Eat to Live

Eat to LiveI am reading the book Eat to Live by Joel Fuhrman. It contains a formula that as a math formula doesn’t make any sense. But as an idea, it felt like a revelation. Here it is:


The idea is to choose foods that contain more nutrients per calorie. The formula doesn’t make sense for many reasons. Taken to its logical conclusion, the best foods would be vitamins and tea. The formula doesn’t provide bounds: it just emphasizes that your calories should be nutritious. However, too few calories β€” nutritious or not β€” and you will die. And too many calories β€” even super nutritious β€” are still too many calories. In addition the formula doesn’t explain how to balance different types of nutrients.

Let’s see why it was a revelation. I often crave bananas. I assumed that I need bananas for some reason and my body tells me that. Suppose I really need potassium. As a result I eat a banana, which contains 800 milligrams of potassium and adds 200 calories as a bonus. If I ate spinach instead, I would get the same amount of potassium at a price of only 35 calories.

The book suggests that if I start eating foods that are high in nutrients, I will satisfy my need for particular nutrients, and my cravings will subside. As a result I will not want to eat that much. If I start my day eating spinach, that might eliminate my banana desire.

I’ve been following an intuitive eating diet. I am trying to listen to my body hoping that my body will tell me what is better for it. It seems that my body sends me signals that are not precise enough. It’s not that my body isn’t communicating with me, but it is telling me “potassium” and all I hear is “bananas.” What I need to do is use my brain to help me decipher what my body really, really wants to tell me.

As Dr. Fuhrman puts it, we are a nation of overfed and malnourished people. But Fuhrman’s weight loss plan is too complicated and time-consuming for me, so I designed my own plan based on his ideas:

I will start every meal with vegetables, as they are the most nutritious. I hope that vegetables will provide the nutrients I need. That in turn will make me less hungry by the next meal, at which time I’ll take in fewer calories. I will report to my readers whether or not my plan works. I’m off to shop for spinach. Will I ever love it as much as bananas?



  1. Philip Petrov:

    Come on! You are from an “Eastern country”, right? Well we do eat salads and drink vodka/rakia/whatever with it always before starting to eat. It’s not written in a book – it’s coming as a tradition from my grand-grand-grand-grand-…-grandfather. Don’t buy these junk books and start thinking about “hmmm, how and what did my grandma eat when I was young”. And voalla – you will be “healty” πŸ™‚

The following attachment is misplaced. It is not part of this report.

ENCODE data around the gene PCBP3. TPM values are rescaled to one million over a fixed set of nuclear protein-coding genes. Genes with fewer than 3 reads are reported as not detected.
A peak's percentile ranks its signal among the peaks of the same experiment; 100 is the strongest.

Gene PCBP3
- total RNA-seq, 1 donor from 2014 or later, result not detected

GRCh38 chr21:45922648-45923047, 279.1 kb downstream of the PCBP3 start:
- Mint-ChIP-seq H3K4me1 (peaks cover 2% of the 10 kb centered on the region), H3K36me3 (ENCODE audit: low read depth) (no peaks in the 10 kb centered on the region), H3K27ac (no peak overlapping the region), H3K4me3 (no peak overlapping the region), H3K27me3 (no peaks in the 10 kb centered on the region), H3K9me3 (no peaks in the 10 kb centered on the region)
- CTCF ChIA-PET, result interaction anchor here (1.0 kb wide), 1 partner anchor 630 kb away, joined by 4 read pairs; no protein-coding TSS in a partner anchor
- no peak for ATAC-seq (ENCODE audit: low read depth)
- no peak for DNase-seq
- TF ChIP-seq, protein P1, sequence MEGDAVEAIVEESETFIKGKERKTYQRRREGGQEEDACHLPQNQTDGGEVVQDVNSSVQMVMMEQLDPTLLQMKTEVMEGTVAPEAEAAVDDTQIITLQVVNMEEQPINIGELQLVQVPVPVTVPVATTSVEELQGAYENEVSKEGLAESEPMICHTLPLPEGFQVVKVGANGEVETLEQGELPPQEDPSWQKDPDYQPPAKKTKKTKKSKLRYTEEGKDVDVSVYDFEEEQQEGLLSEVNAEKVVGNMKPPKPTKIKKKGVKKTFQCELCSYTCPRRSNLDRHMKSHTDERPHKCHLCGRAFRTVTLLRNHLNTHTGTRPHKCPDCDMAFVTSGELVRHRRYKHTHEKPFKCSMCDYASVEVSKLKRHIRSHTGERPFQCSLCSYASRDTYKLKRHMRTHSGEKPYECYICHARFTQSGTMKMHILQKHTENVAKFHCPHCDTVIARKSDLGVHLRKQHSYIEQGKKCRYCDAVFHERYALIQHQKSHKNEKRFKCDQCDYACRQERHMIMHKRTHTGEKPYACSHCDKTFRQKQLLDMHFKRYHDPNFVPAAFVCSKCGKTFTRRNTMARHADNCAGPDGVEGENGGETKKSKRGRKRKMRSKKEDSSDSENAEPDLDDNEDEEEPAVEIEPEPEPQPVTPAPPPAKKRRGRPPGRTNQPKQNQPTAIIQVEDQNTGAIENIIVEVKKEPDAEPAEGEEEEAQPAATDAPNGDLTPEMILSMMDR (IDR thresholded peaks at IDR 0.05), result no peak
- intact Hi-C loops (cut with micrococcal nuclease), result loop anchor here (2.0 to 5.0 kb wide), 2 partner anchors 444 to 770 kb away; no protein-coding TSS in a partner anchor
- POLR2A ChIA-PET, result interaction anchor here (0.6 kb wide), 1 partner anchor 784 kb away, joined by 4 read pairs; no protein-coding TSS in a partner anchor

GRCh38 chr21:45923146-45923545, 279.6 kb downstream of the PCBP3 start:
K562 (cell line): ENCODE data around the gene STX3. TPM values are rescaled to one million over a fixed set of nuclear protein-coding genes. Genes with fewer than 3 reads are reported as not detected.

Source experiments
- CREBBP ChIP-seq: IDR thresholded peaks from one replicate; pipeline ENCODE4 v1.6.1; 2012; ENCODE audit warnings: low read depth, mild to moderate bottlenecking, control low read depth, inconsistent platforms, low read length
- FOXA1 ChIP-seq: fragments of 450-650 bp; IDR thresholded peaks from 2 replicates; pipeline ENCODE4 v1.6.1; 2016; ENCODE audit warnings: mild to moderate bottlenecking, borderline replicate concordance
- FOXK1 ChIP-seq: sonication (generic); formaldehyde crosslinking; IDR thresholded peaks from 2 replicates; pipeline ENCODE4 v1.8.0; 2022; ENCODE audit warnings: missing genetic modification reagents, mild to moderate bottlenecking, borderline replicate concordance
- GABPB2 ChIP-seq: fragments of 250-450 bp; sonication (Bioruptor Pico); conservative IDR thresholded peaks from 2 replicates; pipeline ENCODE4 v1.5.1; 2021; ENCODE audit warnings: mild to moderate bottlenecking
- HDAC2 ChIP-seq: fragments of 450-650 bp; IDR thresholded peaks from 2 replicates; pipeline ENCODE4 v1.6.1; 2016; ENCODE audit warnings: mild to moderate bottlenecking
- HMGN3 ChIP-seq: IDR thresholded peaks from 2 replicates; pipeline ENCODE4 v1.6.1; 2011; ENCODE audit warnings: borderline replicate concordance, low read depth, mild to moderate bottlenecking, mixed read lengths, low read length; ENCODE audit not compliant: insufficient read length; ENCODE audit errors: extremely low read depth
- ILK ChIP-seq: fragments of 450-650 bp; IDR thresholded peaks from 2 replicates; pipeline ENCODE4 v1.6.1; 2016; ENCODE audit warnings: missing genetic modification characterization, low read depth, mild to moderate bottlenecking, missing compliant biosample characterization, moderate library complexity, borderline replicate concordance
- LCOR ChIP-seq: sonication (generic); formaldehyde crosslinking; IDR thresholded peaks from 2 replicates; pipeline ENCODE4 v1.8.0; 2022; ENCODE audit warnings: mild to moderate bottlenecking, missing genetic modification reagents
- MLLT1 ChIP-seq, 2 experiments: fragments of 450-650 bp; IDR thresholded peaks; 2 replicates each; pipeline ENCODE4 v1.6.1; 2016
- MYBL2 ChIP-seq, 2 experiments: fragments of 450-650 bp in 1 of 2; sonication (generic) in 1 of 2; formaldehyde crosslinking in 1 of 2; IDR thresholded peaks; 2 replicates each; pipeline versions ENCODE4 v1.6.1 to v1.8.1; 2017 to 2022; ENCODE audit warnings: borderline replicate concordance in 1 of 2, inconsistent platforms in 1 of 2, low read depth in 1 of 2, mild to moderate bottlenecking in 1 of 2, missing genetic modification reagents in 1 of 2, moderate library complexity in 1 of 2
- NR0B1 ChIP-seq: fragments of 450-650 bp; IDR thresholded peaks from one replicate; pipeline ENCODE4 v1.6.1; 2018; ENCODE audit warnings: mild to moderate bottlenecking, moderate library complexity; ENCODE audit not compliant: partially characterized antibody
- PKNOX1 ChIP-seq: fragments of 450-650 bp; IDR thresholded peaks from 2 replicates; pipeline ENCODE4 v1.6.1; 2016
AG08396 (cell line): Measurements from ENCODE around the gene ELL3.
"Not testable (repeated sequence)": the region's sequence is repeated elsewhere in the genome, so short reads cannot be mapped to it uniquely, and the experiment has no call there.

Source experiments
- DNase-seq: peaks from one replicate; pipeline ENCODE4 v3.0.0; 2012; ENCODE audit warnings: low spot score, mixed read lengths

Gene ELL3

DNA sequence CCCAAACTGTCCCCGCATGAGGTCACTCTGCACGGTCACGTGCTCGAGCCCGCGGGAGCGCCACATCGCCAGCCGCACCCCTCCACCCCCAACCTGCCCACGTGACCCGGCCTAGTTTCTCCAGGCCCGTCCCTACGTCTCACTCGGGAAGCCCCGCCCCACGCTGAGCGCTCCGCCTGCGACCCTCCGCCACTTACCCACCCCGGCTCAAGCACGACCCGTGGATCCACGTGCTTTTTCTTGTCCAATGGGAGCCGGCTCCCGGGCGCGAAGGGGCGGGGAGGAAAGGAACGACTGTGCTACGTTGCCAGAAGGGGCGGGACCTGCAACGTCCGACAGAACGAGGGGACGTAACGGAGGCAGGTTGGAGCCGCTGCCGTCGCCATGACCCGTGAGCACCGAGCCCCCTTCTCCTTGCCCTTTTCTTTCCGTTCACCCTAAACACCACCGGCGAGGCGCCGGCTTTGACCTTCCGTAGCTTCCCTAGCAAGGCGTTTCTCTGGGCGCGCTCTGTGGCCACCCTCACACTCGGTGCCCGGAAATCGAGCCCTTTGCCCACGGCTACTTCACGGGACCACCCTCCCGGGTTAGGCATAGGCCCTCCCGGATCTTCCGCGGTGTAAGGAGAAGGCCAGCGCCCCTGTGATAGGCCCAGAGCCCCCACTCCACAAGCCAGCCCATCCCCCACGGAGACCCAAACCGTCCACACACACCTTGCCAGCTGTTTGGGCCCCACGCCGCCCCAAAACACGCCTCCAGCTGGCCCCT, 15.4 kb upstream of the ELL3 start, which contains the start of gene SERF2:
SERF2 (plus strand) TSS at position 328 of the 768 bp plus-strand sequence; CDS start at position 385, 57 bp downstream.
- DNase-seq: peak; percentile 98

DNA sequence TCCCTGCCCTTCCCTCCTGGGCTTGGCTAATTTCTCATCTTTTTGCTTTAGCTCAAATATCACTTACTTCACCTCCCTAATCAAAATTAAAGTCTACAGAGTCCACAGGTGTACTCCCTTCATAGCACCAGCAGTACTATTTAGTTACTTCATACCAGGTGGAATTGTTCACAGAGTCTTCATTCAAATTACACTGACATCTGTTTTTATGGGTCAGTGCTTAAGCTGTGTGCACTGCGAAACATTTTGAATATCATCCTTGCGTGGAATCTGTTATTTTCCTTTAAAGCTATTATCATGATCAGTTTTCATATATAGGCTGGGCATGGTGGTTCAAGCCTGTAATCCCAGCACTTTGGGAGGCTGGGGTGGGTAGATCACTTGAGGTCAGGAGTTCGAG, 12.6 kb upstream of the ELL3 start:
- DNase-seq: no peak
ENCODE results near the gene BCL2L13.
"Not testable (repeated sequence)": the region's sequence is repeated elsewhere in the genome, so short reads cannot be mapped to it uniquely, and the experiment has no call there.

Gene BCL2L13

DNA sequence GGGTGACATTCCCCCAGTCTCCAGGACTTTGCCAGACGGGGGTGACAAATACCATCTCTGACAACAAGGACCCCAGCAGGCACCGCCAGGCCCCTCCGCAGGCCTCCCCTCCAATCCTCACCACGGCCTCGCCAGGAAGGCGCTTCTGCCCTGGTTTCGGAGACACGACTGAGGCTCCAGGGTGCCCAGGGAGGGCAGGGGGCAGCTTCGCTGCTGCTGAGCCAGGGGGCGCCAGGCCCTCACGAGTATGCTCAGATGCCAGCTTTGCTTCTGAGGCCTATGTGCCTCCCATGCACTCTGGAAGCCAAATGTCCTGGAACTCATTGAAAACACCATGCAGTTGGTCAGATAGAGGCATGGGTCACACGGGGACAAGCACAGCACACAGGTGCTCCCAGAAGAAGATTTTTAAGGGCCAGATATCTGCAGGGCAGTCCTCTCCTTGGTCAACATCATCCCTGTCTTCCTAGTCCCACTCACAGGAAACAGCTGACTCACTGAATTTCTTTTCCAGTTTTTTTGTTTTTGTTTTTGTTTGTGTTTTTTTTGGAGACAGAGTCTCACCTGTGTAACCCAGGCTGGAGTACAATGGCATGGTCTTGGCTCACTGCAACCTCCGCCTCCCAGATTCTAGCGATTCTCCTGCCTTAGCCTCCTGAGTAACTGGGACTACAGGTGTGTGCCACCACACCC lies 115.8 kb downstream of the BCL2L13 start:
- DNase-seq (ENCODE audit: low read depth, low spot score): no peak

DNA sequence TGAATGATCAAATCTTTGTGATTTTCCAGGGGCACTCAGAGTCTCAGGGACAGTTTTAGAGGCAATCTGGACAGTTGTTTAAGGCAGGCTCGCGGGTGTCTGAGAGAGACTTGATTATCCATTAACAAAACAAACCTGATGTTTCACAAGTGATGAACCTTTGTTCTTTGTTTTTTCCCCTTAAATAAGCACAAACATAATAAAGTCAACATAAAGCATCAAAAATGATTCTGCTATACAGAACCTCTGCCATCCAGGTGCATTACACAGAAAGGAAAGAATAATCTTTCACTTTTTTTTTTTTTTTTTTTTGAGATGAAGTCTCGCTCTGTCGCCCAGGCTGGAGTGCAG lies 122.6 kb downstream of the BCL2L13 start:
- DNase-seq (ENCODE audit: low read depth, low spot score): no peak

P.S. Yes, your grandma probably did not ever eat McDonnalds in her life, right? πŸ™‚

  2. Joseph Gregory:

    Hello Tanya,
    My name is Joseph and I’m at your blog to ask if you would consider helping me with something. I have no right to ask, but I’ve been having trouble finding someone who might help. I’m writing a book in which one character has just won a huge lottery. I would like to get the time frame correct in reference to how long it would take for a state lottery to reach one billion dollars if it couldn’t draw a winner. Thank you for your consideration.

  3. Tanya Khovanova:

    Dear Joseph,

    The probability that the jackpot keeps growing depends on the number of people buying tickets. But when the jackpot is high, people behave like crazy and all start buying tickets. It is difficult to estimate this human component. I do not expect the current lotteries to ever reach one billion. I think it should be a new lottery, maybe an international one with different odds.

  4. Erik:

    Dont you just love these nutrition formulas? The word nutrition cannot be captured in a formula because there’s no single definition for nutrition! Your example with bananas and the potassium is not valid because of the difference in phytonutrients both bananas and spinach have. I you go for a run, for example, a banana would be more nutritious than spinach! If you have an iron shortage, spinach would be more nutritious! Unlike math, biology or nutritional science are not exact sciences!

  5. John the Scott:

    i found ayurveda to be an effective diet system with too compilcated rules.

    your body type -determined by the distribution of solid, liquid, fire, and gas- defines what you should eat casually.

    unfortunately, for my tastes (npi), i’ve found that most books in the west are either too new ageish to be practical
    and that most brief summaries tend to put too much emphasis on the greek humor system, for some reason,
    instead of emphasisiing the states of matter that you and i known from physics. not sure why.

    fortunately, any decent yoga teacher ought to steer you to a Ayurveda practitioner. well worth even a single consulation.
    the best author i’ve read in the west is david frawley.


  6. John the Scott:

    oops. i meant to write “with simple rules” instead of “with too compilcated rules”.


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